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From: David Abrahams (abrahams_at_[hidden])
Date: 2000-05-28 08:05:37

----- Original Message -----
From: "Bill Klein" <bill_at_[hidden]>
To: <abrahams_at_[hidden]>
Sent: Sunday, May 28, 2000 7:48 AM
Subject: Re: [boost] solution: Microsoft JIT debugging and catch(...)

> Hi Dave,
> I'm not sure if this is an explanation for the behaviour
> you're seeing, but I did find out a while ago that if you
> want to get any sort of consistent behaviour with VC++
> with regards to access-violation-type-things throwing
> exceptions, you need to change the (default) /GX release
> mode compiler switch to /EHa.


> Now, if you try to run this program in Debug mode, the
> access violation gets caught in the ... block. Well, ok,
> non-standard, but cool.

No, not cool at all. A crash is a crash, not a C++ exception, and I as the
programmer want to know about it. I want to know the exact state of the
program when the crash occurred and not some "recovered" version of that
state. We do ourselves, and our code, no favors by using a technique which
obscures our mistakes.

Turning a crash into an exception might *almost* be OK for the release
version of a program, as a last-ditch form of recovery, but it is unlikely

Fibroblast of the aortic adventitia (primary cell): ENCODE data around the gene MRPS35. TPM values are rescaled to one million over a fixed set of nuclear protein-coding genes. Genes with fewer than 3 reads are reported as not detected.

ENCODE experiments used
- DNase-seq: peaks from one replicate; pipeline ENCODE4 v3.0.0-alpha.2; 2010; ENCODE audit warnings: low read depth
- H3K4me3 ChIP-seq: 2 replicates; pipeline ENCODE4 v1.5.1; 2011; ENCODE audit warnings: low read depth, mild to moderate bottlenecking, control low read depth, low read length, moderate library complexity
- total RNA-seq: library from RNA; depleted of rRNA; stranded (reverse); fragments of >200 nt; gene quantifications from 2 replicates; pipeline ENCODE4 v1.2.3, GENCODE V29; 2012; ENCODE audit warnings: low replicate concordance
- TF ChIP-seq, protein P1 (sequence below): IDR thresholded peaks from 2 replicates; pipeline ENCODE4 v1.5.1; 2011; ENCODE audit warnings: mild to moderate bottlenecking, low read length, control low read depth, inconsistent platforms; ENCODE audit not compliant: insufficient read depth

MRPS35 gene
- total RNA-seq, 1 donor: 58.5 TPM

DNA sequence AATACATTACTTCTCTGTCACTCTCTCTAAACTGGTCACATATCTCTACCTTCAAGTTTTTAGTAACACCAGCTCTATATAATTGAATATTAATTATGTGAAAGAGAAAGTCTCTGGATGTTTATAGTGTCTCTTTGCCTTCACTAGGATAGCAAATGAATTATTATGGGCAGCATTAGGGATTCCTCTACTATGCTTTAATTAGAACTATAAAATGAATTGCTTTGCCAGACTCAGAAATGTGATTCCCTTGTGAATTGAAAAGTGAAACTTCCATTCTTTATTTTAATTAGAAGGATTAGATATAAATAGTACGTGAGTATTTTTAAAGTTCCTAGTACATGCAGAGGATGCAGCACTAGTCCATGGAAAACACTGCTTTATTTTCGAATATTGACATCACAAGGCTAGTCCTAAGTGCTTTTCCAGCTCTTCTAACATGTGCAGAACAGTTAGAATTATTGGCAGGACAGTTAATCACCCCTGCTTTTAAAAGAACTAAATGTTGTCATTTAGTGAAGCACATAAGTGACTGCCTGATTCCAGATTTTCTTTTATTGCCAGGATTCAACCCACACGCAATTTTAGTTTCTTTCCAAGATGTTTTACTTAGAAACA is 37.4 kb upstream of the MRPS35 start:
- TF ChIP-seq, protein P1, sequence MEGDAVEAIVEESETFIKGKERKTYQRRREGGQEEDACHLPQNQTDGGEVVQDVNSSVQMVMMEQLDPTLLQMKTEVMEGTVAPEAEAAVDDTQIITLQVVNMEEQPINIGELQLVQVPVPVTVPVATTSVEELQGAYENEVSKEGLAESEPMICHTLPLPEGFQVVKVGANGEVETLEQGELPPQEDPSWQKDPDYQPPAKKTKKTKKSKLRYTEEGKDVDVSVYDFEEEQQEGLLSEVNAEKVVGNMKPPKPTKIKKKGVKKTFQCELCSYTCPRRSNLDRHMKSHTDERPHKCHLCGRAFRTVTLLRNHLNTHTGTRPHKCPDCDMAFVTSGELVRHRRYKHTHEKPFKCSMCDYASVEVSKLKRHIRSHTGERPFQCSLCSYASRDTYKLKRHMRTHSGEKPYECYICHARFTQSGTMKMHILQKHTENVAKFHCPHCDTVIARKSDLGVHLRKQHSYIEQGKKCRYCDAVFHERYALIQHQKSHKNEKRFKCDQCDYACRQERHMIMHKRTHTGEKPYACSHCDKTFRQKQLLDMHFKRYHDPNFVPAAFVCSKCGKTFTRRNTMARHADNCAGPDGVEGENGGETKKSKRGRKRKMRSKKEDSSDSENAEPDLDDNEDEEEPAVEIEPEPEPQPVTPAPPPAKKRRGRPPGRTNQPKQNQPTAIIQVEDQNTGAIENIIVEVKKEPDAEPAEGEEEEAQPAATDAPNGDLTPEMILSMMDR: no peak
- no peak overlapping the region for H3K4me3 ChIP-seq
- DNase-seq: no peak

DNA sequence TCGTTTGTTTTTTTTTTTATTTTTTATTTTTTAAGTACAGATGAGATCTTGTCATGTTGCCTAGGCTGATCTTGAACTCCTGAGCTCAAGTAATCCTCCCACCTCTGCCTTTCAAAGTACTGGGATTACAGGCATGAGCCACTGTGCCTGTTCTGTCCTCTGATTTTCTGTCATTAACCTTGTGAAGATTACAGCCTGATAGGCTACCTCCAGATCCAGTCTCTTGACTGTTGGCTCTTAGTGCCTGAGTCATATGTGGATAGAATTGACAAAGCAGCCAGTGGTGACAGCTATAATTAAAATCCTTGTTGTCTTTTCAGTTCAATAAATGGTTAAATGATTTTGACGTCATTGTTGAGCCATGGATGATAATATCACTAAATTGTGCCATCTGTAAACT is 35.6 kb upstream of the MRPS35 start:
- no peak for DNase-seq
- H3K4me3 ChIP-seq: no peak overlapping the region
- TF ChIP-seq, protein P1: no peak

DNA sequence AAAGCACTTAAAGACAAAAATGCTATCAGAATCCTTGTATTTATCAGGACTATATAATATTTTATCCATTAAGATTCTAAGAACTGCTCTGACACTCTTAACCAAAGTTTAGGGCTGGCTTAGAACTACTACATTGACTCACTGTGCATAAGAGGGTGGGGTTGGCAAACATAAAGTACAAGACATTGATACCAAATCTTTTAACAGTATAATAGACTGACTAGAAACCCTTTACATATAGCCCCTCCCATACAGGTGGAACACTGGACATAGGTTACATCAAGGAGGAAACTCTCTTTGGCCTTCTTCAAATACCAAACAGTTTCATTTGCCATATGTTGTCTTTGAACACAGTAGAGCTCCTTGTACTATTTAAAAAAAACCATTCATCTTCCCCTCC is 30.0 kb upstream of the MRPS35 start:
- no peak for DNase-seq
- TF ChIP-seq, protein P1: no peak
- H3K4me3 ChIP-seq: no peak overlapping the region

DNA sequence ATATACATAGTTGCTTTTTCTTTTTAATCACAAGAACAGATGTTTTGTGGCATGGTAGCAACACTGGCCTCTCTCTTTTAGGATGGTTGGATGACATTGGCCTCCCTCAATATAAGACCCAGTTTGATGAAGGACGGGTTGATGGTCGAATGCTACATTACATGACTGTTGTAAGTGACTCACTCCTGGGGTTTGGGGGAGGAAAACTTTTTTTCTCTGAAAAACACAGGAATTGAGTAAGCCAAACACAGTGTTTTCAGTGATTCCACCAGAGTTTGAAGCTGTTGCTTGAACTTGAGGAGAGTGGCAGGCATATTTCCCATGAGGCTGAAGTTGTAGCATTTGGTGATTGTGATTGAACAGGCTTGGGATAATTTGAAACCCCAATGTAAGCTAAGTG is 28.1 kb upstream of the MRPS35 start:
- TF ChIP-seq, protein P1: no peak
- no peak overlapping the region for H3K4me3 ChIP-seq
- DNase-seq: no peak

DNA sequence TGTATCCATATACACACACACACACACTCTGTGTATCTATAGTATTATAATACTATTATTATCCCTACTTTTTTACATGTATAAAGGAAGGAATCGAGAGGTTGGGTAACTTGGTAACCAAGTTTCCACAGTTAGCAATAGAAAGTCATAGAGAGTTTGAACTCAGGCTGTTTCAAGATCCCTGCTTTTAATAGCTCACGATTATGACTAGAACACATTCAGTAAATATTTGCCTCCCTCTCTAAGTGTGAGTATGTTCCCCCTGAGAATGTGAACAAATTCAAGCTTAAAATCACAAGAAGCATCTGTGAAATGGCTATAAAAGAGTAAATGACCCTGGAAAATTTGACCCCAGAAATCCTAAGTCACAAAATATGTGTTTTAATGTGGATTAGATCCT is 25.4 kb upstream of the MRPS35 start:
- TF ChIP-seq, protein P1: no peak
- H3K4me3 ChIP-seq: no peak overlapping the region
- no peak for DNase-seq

to work. Exception-safety depends on knowing which operations can throw, and
nobody expects a pointer-dereference to throw an exception. It's one of
those fundamental operations in the language which doesn't throw
exceptions - indeed, writing exception-safe code in an environment where
*everything* can throw is impossible. So it is more than likely that if a
crash is turned into an exception, some invariant maintained by
exception-recovery code ends up violated. I'm leaving aside entirely the
condition that caused the crash in the first place. The reason I say it
might *almost* be OK as a last-ditch recovery effort is that normally I
would want to take special, extra-cautious recovery-and-shutdown actions in
the case of such a crash, but as it stands there's no way to tell such a
beast from a regular C++ exception.

> Now if you try to run it in release
> mode, you'll see that it *doesn't* get caught!

I have tried both options with my test program, and they exhibit identical
behaviors. I think what the Microsoft documentation says is that unless you
use /EHa, certain destructor cleanups might not run when a structured
exception (crash) causes the stack to unwind. But that's exactly the
behavior I'm trying to avoid here. The point is that with my patch, after a
crash the system will offer to drop you into the debugger, no matter how
many catch(...) blocks you write. You will arrive at the point of the crash,
and no intervening recovery code will have run.

> Not nice to
> have such inconsistent behaviour in debug/release mode. The
> only way to fix it up (AFAIK) is to change the /GX compiler
> switch to /EHa in release mode: now they act the same way.
> Note: You need to use the EHa switch *even* if you are using
> the _set_se_translator trick.

Not if you don't care about unwinding from structured exceptions ;)
But thanks for the info. If I *do* ever decide to take advantage of this
behavior, it's good to know how to do it right.


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